Standard of care in medical aesthetics

I was pleased to be asked to discuss the appalling standard of care in medical aesthetics in the UK on BBC Radio Wales’ Good Evening Wales show recently – highlighted in the BBC’s recent documentary ‘The Botched Beauty Business’.

The first problem is that medical aesthetics is not recognised for the specialty that it is.

There are a growing number of training courses in medical aesthetics that are completely unregulated, and practitioners need far more than a qualification from a quango organisation to practice safely, especially if they are not a professionally registered medical practitioner.

Ensuring patient safety is not just about the level of unregulated training that practitioners complete; it’s about maintaining high ethical standards in patient care that are enshrined in the code of conduct that medical practitioners must adhere to such as nurses, doctors or dentists.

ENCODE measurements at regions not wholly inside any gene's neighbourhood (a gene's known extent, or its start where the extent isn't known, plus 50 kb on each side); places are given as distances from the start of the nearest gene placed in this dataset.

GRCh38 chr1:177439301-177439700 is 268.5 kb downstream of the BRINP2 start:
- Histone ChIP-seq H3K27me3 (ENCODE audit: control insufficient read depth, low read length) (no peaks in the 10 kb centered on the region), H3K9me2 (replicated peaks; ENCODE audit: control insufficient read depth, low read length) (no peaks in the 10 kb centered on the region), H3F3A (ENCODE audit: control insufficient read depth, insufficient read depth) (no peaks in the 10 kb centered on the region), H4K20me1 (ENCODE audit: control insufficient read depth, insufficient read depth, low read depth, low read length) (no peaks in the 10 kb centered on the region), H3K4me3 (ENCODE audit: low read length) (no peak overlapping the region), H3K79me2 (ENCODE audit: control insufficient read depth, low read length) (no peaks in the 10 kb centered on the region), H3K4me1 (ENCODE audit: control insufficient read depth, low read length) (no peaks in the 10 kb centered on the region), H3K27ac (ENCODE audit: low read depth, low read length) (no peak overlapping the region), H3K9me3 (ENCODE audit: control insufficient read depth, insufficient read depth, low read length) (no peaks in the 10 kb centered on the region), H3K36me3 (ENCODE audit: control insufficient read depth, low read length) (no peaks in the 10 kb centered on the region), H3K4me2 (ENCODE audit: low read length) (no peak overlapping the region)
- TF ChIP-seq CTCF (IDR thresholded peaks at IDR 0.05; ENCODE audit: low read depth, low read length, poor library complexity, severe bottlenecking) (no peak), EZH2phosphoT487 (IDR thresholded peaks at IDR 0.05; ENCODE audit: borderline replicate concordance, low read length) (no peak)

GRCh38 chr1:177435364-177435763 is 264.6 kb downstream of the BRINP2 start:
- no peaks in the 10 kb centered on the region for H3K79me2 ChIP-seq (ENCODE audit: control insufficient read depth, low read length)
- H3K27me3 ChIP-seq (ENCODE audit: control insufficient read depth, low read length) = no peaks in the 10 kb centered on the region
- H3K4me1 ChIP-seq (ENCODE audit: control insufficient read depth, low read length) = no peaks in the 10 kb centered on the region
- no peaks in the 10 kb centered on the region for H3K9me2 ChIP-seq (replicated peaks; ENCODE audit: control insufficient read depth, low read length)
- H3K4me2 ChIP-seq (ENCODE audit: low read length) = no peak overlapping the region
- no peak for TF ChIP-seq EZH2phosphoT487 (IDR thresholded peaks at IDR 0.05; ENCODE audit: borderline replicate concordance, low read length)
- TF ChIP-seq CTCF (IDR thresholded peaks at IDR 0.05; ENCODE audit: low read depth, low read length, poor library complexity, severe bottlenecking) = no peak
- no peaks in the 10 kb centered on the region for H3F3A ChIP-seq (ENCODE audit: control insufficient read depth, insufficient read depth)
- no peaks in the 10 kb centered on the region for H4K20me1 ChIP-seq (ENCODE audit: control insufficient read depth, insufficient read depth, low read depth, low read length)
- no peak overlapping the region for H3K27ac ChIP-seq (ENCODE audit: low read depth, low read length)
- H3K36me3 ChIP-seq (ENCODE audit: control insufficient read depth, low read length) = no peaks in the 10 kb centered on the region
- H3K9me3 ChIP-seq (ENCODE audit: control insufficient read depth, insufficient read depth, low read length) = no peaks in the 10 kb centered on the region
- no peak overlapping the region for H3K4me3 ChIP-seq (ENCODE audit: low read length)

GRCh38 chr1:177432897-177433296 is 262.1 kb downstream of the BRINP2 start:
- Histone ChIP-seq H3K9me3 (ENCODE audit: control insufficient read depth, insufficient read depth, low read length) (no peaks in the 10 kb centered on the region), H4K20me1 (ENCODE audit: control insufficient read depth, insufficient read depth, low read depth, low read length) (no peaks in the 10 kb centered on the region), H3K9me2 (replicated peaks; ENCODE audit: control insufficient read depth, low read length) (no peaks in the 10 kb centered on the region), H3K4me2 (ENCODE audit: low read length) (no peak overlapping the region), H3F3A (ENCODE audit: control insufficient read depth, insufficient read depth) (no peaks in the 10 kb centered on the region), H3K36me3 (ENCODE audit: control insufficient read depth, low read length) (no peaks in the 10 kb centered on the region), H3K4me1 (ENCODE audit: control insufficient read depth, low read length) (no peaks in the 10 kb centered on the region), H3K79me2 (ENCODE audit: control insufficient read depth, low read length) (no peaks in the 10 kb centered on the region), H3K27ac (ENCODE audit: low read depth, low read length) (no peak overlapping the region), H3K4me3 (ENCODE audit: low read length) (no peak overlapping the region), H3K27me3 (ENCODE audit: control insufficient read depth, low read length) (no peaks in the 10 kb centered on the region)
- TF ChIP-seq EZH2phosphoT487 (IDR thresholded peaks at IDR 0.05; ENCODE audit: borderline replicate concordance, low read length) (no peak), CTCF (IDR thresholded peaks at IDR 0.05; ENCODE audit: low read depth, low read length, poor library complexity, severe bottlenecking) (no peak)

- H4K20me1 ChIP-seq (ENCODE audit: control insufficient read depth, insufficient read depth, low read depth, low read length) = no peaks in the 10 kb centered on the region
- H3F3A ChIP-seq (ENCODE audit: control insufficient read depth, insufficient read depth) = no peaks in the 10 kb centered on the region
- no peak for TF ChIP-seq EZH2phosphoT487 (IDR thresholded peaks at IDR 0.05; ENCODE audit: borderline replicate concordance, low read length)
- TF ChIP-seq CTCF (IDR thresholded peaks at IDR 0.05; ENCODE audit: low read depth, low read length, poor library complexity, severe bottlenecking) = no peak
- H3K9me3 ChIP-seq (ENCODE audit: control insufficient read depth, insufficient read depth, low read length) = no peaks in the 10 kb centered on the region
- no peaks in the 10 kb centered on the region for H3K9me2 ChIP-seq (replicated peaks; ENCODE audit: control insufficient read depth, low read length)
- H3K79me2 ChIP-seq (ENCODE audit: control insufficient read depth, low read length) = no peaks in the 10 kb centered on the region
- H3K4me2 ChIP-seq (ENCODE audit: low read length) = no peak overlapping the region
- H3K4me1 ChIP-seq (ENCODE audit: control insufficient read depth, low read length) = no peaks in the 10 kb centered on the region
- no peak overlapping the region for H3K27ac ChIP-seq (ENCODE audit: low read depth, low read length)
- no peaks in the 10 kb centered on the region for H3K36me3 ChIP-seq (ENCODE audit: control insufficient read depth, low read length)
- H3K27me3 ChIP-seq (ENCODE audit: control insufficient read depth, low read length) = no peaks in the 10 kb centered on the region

As a registered nurse, I am bound by professional guidelines to ensure I always put the patient’s best interests first. Without requiring the professional medical registration of aesthetics practitioners, patients will have no recourse to take action or have any form of redress for clinical incompetence or bad professional judgement.

While training is essential, an emphasis on better training for practitioners without an appropriate medical qualification will not improve patient safety; we don’t actually need more regulation, we need people without a medical qualification to not be allowed to carry on practising!